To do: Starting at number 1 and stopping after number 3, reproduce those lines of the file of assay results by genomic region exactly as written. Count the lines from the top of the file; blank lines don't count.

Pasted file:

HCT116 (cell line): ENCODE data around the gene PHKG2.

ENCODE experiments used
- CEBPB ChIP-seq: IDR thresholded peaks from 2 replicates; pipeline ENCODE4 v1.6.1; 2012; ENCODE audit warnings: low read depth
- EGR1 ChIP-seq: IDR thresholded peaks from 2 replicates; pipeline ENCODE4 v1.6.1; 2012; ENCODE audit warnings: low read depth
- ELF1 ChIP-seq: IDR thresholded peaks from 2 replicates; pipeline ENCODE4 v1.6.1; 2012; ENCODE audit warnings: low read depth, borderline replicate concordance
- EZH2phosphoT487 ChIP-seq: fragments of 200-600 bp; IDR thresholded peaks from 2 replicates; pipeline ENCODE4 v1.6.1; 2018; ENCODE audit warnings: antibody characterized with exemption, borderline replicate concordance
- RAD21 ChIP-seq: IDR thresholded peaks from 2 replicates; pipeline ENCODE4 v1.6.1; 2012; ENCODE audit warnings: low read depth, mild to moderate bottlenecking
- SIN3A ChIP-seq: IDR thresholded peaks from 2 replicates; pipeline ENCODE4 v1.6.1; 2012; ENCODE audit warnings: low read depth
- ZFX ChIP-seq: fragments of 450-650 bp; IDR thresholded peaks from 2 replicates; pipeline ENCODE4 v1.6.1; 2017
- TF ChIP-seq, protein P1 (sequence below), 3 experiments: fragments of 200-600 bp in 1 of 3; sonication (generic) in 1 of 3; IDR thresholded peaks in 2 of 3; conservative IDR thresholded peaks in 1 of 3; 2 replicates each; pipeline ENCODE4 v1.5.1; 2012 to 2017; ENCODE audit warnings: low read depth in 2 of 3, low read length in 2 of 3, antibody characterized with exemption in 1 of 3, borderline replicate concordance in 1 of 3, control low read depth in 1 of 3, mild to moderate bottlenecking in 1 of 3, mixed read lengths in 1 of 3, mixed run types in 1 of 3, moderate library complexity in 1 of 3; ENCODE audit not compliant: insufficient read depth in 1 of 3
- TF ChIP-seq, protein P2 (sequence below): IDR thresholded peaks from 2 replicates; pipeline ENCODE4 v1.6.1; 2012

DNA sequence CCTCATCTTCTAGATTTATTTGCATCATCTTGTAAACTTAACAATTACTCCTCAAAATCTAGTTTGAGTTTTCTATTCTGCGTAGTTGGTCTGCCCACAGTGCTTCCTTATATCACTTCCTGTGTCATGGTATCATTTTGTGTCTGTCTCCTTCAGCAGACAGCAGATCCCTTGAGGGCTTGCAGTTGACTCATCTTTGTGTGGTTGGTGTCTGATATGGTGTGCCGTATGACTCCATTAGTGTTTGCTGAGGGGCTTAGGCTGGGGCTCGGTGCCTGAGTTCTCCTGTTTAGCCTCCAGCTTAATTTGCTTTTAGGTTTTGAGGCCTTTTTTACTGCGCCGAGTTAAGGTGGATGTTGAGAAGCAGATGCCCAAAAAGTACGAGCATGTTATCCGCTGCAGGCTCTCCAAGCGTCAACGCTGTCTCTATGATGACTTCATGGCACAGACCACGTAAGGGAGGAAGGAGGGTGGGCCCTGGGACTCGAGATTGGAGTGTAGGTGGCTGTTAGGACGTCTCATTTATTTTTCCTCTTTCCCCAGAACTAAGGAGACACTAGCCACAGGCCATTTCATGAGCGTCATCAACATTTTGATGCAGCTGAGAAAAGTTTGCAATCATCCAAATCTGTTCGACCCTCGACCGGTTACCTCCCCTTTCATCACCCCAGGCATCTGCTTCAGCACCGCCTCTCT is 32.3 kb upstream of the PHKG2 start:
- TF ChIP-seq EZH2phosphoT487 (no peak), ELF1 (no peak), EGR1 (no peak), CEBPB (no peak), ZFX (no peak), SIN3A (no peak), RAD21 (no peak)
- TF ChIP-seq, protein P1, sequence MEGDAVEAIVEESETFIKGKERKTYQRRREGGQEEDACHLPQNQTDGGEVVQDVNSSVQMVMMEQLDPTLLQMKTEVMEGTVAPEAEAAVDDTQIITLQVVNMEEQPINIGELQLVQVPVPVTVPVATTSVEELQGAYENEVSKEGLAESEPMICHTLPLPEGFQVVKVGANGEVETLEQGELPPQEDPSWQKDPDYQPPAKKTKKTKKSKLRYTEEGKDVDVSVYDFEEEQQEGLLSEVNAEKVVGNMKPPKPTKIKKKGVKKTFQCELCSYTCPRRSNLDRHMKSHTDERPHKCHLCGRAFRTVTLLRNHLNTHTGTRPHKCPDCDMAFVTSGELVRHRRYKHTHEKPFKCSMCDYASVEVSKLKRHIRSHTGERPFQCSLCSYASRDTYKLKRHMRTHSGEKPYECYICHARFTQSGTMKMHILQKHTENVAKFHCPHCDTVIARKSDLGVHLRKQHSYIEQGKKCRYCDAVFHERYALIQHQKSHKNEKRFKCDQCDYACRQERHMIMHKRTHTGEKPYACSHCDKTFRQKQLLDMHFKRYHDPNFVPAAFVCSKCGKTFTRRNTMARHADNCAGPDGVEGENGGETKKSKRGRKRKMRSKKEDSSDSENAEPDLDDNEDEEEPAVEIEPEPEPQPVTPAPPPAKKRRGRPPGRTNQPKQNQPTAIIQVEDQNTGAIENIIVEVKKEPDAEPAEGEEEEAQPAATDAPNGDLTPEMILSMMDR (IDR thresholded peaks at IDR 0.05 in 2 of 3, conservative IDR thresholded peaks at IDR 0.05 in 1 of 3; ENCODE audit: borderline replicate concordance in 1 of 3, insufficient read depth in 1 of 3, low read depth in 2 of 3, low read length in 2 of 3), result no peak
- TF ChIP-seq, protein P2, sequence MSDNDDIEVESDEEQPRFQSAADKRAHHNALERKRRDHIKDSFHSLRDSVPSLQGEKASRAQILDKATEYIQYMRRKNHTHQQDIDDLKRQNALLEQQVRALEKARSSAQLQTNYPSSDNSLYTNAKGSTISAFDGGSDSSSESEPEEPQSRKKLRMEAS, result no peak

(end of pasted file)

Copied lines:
HCT116 (cell line): ENCODE data around the gene PHKG2.

ENCODE experiments used
- CEBPB ChIP-seq: IDR thresholded peaks from 2 replicates; pipeline ENCODE4 v1.6.1; 2012; ENCODE audit warnings: low read depth